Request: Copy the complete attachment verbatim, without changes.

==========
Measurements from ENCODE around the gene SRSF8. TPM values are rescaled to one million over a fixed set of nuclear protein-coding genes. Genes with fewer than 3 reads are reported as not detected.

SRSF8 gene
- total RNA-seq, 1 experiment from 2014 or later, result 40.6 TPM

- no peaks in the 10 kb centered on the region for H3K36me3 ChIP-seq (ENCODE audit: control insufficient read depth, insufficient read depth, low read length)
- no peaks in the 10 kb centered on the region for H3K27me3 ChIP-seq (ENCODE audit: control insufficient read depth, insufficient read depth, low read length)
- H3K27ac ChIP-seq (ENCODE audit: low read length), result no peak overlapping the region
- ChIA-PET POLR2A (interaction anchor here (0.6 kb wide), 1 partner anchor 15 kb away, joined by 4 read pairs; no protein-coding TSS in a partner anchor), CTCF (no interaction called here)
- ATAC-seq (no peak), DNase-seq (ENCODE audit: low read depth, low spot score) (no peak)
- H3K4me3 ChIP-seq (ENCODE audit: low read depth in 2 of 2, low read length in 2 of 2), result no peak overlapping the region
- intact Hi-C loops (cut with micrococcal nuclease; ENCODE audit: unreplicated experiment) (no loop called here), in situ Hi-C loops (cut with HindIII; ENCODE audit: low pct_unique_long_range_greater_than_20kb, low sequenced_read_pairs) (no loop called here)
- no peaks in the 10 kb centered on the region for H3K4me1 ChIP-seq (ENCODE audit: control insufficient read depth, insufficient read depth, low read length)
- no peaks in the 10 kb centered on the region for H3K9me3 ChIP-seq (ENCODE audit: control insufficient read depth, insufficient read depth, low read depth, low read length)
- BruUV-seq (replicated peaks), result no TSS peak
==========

Measurements from ENCODE around the gene SRSF8. TPM values are rescaled to one million over a fixed set of nuclear protein-coding genes. Genes with fewer than 3 reads are reported as not detected.

SRSF8 gene
- total RNA-seq, 1 experiment from 2014 or later, result 40.6 TPM

- no peaks in the 10 kb centered on the region for H3K36me3 ChIP-seq (ENCODE audit: control insufficient read depth, insufficient read depth, low read length)
- no peaks in the 10 kb centered on the region for H3K27me3 ChIP-seq (ENCODE audit: control insufficient read depth, insufficient read depth, low read length)
- H3K27ac ChIP-seq (ENCODE audit: low read length), result no peak overlapping the region
- ChIA-PET POLR2A (interaction anchor here (0.6 kb wide), 1 partner anchor 15 kb away, joined by 4 read pairs; no protein-coding TSS in a partner anchor), CTCF (no interaction called here)
- ATAC-seq (no peak), DNase-seq (ENCODE audit: low read depth, low spot score) (no peak)
- H3K4me3 ChIP-seq (ENCODE audit: low read depth in 2 of 2, low read length in 2 of 2), result no peak overlapping the region
- intact Hi-C loops (cut with micrococcal nuclease; ENCODE audit: unreplicated experiment) (no loop called here), in situ Hi-C loops (cut with HindIII; ENCODE audit: low pct_unique_long_range_greater_than_20kb, low sequenced_read_pairs) (no loop called here)
- no peaks in the 10 kb centered on the region for H3K4me1 ChIP-seq (ENCODE audit: control insufficient read depth, insufficient read depth, low read length)
- no peaks in the 10 kb centered on the region for H3K9me3 ChIP-seq (ENCODE audit: control insufficient read depth, insufficient read depth, low read depth, low read length)
- BruUV-seq (replicated peaks), result no TSS peak